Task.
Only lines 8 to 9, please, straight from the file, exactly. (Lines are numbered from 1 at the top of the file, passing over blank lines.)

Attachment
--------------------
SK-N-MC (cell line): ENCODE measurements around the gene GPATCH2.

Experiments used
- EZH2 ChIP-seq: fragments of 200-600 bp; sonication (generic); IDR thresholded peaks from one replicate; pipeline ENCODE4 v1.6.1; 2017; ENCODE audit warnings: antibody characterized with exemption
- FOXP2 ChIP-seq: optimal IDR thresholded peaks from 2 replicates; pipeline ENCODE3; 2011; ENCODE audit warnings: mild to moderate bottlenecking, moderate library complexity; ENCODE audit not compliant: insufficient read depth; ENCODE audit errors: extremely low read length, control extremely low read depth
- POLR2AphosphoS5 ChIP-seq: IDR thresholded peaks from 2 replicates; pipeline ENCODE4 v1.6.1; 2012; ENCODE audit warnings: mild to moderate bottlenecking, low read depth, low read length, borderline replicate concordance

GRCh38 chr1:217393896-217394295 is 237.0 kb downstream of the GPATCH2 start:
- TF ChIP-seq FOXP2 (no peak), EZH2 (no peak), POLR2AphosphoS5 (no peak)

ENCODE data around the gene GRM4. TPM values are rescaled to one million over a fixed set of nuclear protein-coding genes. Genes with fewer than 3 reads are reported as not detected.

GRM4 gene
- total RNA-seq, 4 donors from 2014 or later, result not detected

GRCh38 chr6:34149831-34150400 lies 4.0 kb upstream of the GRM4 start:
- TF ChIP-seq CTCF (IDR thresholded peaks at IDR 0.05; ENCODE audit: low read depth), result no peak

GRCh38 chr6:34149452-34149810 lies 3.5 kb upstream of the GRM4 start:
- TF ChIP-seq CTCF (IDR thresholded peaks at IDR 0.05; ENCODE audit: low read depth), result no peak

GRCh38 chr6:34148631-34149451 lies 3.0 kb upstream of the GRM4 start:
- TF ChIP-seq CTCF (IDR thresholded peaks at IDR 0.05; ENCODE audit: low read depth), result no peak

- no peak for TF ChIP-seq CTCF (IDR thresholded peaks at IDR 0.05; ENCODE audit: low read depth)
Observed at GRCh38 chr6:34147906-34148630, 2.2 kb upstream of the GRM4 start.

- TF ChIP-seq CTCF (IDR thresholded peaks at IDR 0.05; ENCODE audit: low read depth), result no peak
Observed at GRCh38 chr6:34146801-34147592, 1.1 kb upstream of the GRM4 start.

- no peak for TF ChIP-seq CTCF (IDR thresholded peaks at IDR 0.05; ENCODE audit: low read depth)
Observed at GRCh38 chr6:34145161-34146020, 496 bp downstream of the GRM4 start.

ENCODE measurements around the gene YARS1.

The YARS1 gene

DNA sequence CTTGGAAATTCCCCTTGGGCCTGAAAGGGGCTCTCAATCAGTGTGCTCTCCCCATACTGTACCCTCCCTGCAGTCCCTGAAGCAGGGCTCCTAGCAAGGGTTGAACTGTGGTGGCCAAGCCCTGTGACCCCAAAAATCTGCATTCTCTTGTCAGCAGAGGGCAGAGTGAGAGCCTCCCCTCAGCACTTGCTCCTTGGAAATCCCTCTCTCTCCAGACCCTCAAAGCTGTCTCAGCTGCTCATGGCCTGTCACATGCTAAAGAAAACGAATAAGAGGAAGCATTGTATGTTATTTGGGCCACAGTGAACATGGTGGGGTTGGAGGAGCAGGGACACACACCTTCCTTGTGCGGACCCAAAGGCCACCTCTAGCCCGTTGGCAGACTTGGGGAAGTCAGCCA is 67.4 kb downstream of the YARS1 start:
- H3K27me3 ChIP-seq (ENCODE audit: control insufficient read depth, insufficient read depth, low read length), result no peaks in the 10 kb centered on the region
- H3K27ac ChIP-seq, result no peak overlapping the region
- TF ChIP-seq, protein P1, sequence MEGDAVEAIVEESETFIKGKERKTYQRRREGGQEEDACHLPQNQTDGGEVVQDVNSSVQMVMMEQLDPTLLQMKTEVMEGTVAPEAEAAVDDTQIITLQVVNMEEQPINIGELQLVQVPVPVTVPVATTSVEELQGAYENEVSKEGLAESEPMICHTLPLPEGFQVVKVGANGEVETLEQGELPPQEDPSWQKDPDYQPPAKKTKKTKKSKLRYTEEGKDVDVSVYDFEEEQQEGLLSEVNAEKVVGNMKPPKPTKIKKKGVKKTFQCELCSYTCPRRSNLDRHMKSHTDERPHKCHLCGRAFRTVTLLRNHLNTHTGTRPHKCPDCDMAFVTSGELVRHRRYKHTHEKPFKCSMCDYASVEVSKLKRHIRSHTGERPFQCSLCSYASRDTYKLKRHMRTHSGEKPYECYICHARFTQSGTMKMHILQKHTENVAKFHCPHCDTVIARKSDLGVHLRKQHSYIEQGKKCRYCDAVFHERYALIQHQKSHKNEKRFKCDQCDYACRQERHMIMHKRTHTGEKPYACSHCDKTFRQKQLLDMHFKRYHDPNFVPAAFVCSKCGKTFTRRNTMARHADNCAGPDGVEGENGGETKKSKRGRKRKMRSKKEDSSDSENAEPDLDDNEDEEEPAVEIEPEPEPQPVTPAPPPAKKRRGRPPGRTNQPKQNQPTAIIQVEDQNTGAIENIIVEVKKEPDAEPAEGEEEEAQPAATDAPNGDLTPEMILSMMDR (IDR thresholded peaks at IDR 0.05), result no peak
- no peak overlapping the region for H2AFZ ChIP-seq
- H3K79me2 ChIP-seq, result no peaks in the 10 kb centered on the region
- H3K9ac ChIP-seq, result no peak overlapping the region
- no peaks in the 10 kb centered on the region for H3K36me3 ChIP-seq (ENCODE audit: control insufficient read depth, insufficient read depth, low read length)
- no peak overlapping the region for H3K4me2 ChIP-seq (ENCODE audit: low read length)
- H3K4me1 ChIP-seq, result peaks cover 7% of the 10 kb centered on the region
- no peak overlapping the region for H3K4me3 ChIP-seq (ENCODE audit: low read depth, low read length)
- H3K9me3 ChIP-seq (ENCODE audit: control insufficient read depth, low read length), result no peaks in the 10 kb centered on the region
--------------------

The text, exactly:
ENCODE data around the gene GRM4. TPM values are rescaled to one million over a fixed set of nuclear protein-coding genes. Genes with fewer than 3 reads are reported as not detected.

GRM4 gene